Martin Parker

Martin attempts through his research and writing to widen the scope of what is usually part of business and management studies, whether in terms of particular sorts of organisations (the circus, the worker co-op, Apollo space programme etc), or ways of representing organising (in art, cartoons, films etc).
His recent writing has been about ‘alternative’ organisation in two senses. One is work on co-operatives, worker self-management, alternative finance and so on. The other is on different ways of thinking about what ‘organisation’ means, so he has written about angels, shipping containers, art galleries, as well as a book on outlaws. His latest book is called ‘Shut Down the Business School’.
He moved to Bristol in 2018, after posts at Staffordshire, Keele, Warwick and Leicester Universities. His academic qualifications are in anthropology and sociology, and he likes making connections between management and other disciplines in the social sciences, arts and humanities. Pretty much everything he does is shaped by a sense of the politics of organizing and culture, and his sense that ideas about management always need to be analysed critically.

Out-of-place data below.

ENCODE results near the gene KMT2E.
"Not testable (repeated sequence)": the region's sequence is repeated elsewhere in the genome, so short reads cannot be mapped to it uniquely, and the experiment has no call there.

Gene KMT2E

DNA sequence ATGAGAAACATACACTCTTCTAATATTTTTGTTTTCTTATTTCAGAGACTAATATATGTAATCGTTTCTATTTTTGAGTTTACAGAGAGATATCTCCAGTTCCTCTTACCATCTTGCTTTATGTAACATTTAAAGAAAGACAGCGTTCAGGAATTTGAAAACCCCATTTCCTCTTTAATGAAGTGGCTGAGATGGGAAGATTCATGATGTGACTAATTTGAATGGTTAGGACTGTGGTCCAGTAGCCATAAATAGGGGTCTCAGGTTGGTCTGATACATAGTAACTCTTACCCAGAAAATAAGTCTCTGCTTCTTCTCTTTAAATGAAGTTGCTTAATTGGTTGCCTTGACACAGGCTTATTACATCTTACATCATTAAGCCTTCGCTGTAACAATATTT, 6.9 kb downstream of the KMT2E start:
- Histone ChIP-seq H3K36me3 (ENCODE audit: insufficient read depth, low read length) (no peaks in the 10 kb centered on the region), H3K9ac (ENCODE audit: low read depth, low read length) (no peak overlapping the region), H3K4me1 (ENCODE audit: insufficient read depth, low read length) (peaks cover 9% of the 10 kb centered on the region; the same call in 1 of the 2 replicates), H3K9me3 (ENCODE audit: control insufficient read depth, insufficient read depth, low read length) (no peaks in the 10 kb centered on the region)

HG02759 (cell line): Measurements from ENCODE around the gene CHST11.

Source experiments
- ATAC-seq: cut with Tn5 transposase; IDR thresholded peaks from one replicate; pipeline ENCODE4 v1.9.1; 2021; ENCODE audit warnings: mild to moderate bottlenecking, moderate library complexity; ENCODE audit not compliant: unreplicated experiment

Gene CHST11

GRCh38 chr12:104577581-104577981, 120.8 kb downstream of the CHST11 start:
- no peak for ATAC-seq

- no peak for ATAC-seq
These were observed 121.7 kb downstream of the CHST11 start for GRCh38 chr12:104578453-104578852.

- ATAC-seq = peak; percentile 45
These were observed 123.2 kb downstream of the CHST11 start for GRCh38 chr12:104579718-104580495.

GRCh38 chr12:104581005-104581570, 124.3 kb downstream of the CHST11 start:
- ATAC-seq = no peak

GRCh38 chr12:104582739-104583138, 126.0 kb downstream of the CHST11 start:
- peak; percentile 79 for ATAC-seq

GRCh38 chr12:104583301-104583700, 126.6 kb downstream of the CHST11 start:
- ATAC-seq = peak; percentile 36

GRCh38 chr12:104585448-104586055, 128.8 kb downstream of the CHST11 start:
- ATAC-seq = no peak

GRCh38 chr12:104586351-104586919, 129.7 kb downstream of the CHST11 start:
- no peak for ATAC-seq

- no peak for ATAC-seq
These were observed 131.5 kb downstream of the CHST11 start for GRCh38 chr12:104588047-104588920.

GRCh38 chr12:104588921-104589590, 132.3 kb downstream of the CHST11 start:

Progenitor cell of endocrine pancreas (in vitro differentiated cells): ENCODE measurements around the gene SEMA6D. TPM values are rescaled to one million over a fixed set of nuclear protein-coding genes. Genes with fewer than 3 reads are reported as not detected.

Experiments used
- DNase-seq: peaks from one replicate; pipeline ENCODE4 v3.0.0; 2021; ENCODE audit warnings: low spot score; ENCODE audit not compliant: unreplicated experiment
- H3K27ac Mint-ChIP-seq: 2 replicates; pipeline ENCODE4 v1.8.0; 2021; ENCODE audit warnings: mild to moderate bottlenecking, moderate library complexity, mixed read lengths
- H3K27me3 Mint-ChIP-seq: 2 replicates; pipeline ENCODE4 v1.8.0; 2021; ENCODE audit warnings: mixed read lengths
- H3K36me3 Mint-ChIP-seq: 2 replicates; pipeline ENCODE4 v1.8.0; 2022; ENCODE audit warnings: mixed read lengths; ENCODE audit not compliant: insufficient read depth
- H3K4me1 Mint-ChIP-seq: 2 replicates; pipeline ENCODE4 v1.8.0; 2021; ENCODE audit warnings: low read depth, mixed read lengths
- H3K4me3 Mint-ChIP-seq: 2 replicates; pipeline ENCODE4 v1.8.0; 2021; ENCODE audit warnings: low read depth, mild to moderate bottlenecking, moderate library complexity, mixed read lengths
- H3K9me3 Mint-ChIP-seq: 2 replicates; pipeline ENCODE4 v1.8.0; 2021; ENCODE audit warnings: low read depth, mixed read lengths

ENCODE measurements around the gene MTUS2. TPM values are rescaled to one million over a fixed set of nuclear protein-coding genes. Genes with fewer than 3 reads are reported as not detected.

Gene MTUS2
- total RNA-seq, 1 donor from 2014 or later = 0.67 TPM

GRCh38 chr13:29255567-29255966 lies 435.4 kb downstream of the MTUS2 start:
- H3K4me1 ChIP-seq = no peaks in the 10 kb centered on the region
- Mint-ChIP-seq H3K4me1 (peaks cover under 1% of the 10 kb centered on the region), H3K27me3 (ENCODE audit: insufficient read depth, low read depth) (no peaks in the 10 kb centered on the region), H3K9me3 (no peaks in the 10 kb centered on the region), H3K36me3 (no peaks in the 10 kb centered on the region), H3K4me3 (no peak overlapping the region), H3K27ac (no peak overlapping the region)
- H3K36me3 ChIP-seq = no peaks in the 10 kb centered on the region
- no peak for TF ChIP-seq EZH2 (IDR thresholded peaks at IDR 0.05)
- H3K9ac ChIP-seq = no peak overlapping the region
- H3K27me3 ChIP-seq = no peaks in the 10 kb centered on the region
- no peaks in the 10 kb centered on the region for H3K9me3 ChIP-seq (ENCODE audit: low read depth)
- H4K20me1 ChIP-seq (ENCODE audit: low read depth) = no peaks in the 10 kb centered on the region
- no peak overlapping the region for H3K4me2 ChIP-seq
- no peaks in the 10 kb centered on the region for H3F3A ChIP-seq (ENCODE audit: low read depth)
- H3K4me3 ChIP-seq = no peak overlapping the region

Related Posts

Down to business

Martin Parker asks whether business schools might be able to help address carbon capitalism, rather than simply teaching it. On Wednesday 3 June 1970, the Board of Social Studies at

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Hope and hard work  

Martin Parker ponders how humans might learn to see themselves for what they are. Before the pandemic, I wrote a chapter for a book about hope and the social sciences.

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Schools out

Martin Parker looks at lessons learnt from the lessons taught in business schools. In the immediate aftermath of the 2008 financial crisis, there were plenty of people willing to write op-ed pieces

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Shut Down the Business School

Business schools are institutions which, a decade after the financial crash, continue to act as loudspeakers for neoliberal capitalism with all its injustices and planetary consequences. ​ Little seems to

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